Bianca Klein knows a thing or two (or three) about work-life balance. For Women’s Month this year, we spoke to the 24-year-old mom of two about juggling parenting, work, what it means to be a woman in South Africa today, and, of course, her and her son’s favourite Sprout product – the Difrax S-Bottle.
Bianca, tell us a bit about yourself, your family, and your work.
I’m a Somatologist (aesthetic therapist), content creator, and, of course, mom of two. My family is honestly the best little team I could ever have asked for. My partner and I have two beautiful kids together – Alyssa (3) and Kayde (1).
When I found out I was pregnant with my daughter, we decided it would be best for me to stay home, which worked out well because Covid hit South Africa just a few months later. I focused mainly on being a new mom, content creation, and starting my own business during this time. After nearly 4 years of being a stay-at-home mom, I decided to go back to work this year.
What does your daily schedule look like, and how do you stay motivated?
Every day of parenthood is different. Sometimes, trying to balance everything does get challenging. I’m a very organised person and love routine, but I’ve had to come to terms with just prioritising and doing only the most important tasks. That’s how the majority of my days go.
One thing I’ve realised about motherhood is that you sometimes need time to yourself. This can be for anything that motivates you, like self-care or to reset, mentally and physically. I try my best to make time for myself in the mornings before anyone else wakes up. I tell myself “You can’t pour from an empty cup” whenever I need a break and the mom guilt kicks in.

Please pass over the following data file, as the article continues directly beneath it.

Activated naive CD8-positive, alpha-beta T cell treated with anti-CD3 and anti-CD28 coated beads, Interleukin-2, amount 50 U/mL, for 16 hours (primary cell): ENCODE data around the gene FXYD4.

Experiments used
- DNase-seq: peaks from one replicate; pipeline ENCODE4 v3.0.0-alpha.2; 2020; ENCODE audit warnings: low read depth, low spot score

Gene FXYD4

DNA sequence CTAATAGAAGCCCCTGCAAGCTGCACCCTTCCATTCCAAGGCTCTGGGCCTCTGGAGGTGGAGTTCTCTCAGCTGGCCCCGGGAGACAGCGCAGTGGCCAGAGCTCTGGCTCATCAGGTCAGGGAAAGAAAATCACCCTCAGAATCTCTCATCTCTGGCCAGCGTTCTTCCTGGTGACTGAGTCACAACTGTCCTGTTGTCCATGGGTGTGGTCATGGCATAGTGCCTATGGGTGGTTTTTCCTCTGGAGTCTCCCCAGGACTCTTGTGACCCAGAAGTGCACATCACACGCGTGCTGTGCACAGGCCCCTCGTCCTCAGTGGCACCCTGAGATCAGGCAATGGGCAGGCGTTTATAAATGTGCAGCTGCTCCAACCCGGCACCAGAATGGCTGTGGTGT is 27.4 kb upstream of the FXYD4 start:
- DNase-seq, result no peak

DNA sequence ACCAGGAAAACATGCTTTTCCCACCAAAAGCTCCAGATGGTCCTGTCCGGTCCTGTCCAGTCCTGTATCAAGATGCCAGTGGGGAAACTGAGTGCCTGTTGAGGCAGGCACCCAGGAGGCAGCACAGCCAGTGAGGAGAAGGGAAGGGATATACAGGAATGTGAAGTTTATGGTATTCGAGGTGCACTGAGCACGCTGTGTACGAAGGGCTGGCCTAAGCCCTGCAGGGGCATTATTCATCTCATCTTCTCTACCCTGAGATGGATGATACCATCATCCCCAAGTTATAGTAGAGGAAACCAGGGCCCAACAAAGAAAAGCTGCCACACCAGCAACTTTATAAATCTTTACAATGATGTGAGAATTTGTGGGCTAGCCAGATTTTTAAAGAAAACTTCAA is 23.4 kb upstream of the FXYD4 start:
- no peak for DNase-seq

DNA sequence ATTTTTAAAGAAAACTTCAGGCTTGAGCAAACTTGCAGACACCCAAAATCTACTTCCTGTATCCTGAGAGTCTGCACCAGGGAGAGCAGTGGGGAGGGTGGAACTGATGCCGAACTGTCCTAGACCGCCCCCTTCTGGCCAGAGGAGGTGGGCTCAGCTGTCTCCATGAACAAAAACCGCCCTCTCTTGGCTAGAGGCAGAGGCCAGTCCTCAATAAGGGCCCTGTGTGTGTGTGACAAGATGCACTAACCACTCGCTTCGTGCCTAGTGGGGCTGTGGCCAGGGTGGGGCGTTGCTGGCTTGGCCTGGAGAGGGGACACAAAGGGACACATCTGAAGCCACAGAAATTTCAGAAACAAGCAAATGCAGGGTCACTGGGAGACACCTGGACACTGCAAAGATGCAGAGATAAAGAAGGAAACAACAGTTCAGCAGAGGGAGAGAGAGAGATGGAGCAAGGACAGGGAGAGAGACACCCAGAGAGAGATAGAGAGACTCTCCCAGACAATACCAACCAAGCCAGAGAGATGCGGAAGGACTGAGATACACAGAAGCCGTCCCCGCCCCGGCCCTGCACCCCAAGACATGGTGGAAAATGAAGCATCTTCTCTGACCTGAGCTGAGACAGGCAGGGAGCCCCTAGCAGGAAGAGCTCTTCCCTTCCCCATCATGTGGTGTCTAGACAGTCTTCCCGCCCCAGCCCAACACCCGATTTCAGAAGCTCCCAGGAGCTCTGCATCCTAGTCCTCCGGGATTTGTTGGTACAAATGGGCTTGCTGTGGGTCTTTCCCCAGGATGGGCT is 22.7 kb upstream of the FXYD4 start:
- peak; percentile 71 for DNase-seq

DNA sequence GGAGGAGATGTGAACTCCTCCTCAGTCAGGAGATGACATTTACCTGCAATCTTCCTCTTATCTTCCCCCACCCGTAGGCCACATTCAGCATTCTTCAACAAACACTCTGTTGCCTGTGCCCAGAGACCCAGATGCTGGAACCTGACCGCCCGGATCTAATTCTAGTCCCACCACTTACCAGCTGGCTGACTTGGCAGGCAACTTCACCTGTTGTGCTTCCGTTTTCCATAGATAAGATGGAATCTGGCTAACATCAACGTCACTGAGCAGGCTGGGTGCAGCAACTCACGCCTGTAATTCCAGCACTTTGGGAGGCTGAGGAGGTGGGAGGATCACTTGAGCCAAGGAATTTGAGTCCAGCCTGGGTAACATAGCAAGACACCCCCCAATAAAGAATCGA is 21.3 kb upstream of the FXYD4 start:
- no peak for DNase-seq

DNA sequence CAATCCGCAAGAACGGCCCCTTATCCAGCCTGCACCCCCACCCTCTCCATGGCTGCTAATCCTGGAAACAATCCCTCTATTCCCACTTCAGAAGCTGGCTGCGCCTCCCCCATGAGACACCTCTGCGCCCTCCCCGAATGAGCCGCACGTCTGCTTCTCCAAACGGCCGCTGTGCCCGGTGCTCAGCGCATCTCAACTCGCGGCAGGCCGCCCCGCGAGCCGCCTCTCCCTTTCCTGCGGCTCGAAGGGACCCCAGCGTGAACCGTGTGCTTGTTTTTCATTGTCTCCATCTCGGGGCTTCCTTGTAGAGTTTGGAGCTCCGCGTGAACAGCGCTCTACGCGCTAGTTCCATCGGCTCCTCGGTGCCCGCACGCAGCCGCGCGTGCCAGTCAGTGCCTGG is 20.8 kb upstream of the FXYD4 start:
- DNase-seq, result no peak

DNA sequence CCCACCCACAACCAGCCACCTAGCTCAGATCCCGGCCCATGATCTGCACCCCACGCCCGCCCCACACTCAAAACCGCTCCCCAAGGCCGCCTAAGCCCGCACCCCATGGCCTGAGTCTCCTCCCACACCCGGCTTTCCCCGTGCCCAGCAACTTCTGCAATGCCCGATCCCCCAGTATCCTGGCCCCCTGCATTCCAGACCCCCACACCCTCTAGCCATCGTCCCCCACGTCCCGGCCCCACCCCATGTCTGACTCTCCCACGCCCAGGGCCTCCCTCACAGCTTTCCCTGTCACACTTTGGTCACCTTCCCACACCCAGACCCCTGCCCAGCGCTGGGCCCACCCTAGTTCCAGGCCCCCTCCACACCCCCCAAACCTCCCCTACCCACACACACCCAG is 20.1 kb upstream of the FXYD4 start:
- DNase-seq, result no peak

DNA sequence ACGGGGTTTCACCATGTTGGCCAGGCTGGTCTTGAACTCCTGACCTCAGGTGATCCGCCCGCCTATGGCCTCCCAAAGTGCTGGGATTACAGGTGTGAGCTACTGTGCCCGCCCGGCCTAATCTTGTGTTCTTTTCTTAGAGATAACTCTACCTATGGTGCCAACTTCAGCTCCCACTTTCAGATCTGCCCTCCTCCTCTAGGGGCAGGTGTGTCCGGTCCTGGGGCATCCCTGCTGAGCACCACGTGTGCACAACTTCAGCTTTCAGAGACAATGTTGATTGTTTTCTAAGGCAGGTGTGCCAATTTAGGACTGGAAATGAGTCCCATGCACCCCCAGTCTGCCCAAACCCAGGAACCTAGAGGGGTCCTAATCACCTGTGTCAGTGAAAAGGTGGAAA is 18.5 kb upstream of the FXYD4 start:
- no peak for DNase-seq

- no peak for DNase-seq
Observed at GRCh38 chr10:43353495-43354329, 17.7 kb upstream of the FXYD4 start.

What are some of your parenting low points and how did you navigate through them?
I truly believe that, as your baby grows up and goes through different stages, you need to adjust and grow with them. Sometimes that can be challenging.
One of the biggest challenges I’ve faced was just becoming a mom of two. Yes, I was beyond excited, but in the beginning, I questioned myself and wondered whether both of my kids felt like they were getting enough of my time and attention. I remember my daughter got tonsillitis about a week after my son and I came home from the hospital. My partner was back at work at the time. It was very difficult trying to take care of a newborn and a sick toddler whilst still recovering from childbirth. Sometimes I wonder how I did it, but as a parent, you’ll do anything for the little people that depend on you.
Another challenge I faced was getting my son onto a bottle. I breastfed my daughter for 18 months and found it easy to wean her onto a bottle during my second pregnancy. However, my son was only 9 months old when I went back to work, and his transition was a bit harder. We tried several bottles and teats, but he only ever accepted the Difrax anti-colic S-Bottle.
Going back to work has definitely been a challenge too, but managing my time properly has helped with the adjustment. And of course, I have a supportive partner and a good support system around me, which I’m extremely grateful for.
What does being a woman in South Africa and Women's Month mean to you personally?
Women are the backbone of our families and communities. We are gifted with the ability to bring another life into the world. To me, being a woman in South Africa means being strong, independent, and confident, and working hard at progressing so that things will be better for our children and future generations.